Good to see you
The changes in the city leave Robbie floundering; the familiar things only emphasize his loss. It's not until he spots the good doctor that something seems to come into focus.
She knows him. That, he decides, is what makes the difference. Knows him as something other than an aging has-been, approaching retirement. Knows him as an individual, rather than as the leftover half of Robbie-and-Val. Knows him well enough to voice her reservations about his shirt – something he's sure Hathaway has been dying to do ever since the airport.
He mentally reviews his wardrobe, wondering what Dr Hobson might find to say about the rest of his garments. He'll have to stop by the supermarket at some point anyway, maybe he should take the opportunity to pick up a couple of new shirts.
Give it here
He's surprised when the obviously public-schooled Hathaway doesn't offer to carry Hobson's case. It takes him a moment to realise that her position of seniority (not to speak of the biting tongue she tends to employ if she thinks she's being patronised) means that very few people would dare to forcibly deprive the doctor of anything she might choose to lug around. Hathaway is clearly not one of the privileged few.
Robbie, on the other hand, doesn't hesitate. If she's entitled to criticize his clothing, he's entitled to carry her case.
The new chief
He is fairly certain that the doctor's assessment isn't intended as a commendation. It's certainly a warning (after all, a well-dressed woman who gets along with the fast-track Sergeant Hathaway isn't likely to have much time for someone like Lewis) but he thinks he detects something more personal, and he wonders what Jean Innocent might have done to get on the wrong side of the pathologist.
Is that it?
He hadn't lied; he really had been on his way to pick up the post mortem report. The fact that he's picking it up over coffee (and, as it turns out, a stroll in the sunshine) really isn't any of Innocent's business.
He almost doesn't recognise Hobson at first. He's so used to seeing her in scrubs or the white scene suit that his brain simply doesn't register the attractive blonde in civvies until she quite literally bashes him on the shoulder and demands that he pay for her coffee. Despite her feminist principles, he notes that she's not averse to free food and drink, if she can wangle it. She reminds him of Morse, although her demands on his wallet have considerably greater charm.
Feigning illness or injury, if I'm any judge
She puts a slightly dubious emphasis on Mr, which he doesn't quite understand, although it's clear that she's mocking Innocent again. What was the background between those two? He still doesn't know. But if it comes to a question of sides, it seems he's already made his choice.
We might get lucky
Next time he sees her she's back in the scene suit, but her hair seems to have acquired a plethora of little clips, some stray curls escaping to frame her face. Having lived with a wife and a daughter, Robbie had learnt that while some hairstyles were genuinely casual, other apparently haphazard coiffures actually took hours of careful effort to achieve. What he hasn't learnt, he realises, as he looks at Hobson's attractively messy updo, is how on earth he's supposed to tell the difference.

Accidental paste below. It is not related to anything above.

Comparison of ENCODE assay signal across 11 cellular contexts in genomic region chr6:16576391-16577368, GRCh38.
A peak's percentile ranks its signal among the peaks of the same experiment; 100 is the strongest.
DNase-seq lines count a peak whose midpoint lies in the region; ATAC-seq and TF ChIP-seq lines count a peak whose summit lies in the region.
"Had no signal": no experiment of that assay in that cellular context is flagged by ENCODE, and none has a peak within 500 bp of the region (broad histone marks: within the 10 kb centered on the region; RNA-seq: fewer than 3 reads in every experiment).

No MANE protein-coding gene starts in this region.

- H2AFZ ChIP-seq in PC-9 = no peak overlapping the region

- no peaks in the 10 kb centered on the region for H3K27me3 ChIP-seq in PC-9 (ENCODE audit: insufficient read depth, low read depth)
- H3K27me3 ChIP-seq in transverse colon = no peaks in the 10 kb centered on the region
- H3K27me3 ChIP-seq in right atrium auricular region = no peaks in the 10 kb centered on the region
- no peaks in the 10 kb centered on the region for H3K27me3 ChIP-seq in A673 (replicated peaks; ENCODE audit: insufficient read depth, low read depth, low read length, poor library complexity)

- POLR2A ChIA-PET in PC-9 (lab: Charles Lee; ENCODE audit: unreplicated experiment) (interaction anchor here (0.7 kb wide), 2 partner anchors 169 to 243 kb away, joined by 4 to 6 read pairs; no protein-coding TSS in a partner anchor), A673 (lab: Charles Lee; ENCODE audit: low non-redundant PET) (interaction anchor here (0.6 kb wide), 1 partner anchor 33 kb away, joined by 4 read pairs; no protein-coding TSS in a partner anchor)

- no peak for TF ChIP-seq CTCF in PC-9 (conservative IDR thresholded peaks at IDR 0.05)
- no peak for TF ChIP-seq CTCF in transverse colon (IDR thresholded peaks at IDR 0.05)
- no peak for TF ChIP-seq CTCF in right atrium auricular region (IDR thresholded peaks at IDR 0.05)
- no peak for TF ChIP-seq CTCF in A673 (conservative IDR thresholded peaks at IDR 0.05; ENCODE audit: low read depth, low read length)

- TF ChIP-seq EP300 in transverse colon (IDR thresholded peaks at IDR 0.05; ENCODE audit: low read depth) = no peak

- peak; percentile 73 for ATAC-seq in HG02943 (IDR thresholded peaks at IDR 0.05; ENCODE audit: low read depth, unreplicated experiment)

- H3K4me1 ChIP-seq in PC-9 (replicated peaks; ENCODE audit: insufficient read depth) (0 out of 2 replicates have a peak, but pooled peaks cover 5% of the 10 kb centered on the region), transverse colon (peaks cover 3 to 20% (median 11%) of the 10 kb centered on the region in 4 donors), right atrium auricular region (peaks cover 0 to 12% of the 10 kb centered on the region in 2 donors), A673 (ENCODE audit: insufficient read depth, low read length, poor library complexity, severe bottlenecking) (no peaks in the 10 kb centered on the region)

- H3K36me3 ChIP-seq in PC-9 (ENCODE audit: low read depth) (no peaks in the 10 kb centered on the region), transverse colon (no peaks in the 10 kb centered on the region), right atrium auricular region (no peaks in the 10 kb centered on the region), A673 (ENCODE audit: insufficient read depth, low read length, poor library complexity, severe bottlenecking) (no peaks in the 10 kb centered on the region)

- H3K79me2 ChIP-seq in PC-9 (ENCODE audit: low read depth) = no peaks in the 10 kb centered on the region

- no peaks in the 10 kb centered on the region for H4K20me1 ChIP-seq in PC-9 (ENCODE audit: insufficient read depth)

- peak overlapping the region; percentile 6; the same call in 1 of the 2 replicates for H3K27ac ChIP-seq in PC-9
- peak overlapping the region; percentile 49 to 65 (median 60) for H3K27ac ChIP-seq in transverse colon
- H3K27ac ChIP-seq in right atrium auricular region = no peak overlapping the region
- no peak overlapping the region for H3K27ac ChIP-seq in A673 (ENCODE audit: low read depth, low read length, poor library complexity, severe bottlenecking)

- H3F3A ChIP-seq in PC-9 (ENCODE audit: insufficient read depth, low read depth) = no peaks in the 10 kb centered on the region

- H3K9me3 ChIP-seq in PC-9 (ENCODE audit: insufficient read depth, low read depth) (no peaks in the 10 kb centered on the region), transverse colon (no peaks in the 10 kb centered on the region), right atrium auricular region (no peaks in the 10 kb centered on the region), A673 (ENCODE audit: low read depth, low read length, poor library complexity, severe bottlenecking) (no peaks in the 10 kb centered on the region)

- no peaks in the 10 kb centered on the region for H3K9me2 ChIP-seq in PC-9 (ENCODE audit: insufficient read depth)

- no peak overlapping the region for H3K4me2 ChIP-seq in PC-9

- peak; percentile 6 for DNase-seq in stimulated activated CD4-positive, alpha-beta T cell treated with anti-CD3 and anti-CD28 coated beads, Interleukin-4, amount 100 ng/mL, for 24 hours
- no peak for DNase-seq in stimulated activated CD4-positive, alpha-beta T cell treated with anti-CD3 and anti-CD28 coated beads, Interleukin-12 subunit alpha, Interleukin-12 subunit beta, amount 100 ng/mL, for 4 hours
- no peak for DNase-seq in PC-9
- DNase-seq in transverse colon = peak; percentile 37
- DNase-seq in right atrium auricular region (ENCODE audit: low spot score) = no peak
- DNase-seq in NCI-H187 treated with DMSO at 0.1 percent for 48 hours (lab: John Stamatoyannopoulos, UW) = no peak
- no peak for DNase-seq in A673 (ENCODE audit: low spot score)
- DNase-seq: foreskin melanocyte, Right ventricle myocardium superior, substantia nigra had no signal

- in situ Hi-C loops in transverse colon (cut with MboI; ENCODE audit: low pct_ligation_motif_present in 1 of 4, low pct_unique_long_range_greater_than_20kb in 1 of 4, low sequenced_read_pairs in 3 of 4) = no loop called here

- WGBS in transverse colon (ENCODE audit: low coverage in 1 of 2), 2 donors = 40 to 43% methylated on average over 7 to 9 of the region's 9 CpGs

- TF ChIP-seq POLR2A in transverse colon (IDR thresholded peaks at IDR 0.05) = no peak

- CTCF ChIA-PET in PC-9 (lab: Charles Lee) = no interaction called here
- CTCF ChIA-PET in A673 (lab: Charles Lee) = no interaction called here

He'd never thought of her as the type to bother with elaborate styling, but then again that fetching shade of blonde she now sported certainly wasn't achieved without time, trouble, and probably a small fortune spent at some swanky salon. He can still remember her natural colour and he wonders whether she'd simply fancied a change, or whether the dye is intended to combat the aging effects of her first grey hairs. Whatever the reason, he has to admit that the lighter shade suits her.
She fancies you
He manages to keep his face impassive. After all, it's hardly the time or the place to pursue that line of enquiry. And he's not sure Hobson would appreciate him discussing her with Diane.
He doesn't believe it anyway. What would Laura Hobson see in him? Although he does rather wonder what she might have said or done to give Diane that impression.
On the same wavelength
He barely has time to register his relief at having a competent pathologist back within reach before he's bowled over by her sparky indignation. Her fury is undeniably attractive, and he can't help thinking of Diane Turnbull's remark.
She is speaking his language, too, and he starts to wonder if maybe they have more in common than he'd thought. He'd always assumed her use of colloquialisms was an affectation, put on especially to annoy Morse. But if she's reverting to it under stress, maybe it's rather more ingrained a habit. For the first time, it occurs to him to speculate about her background before she came to Oxford.
Because you secretly love me
She makes it clear that he's still not forgiven for his earlier comment, and it behoves him to make some attempt to placate her if he doesn't want to be treated to the attitude she had formerly employed with Morse. Asking her permission to approach the body seems to go a long way towards soothing her, as, no doubt, does his evident reliance on her professional expertise.
She's still feisty with the energy she'd displayed in their last encounter, and he revels in it. He's been unable to forget Diane Turnbull's words and, before he realises what he's doing, he's testing the water. Not that Hobson lets him get away with it, of course.
He's certain she's joking. No reason for him to worry. All the same, that comment about Hathaway is going to keep him awake at nights.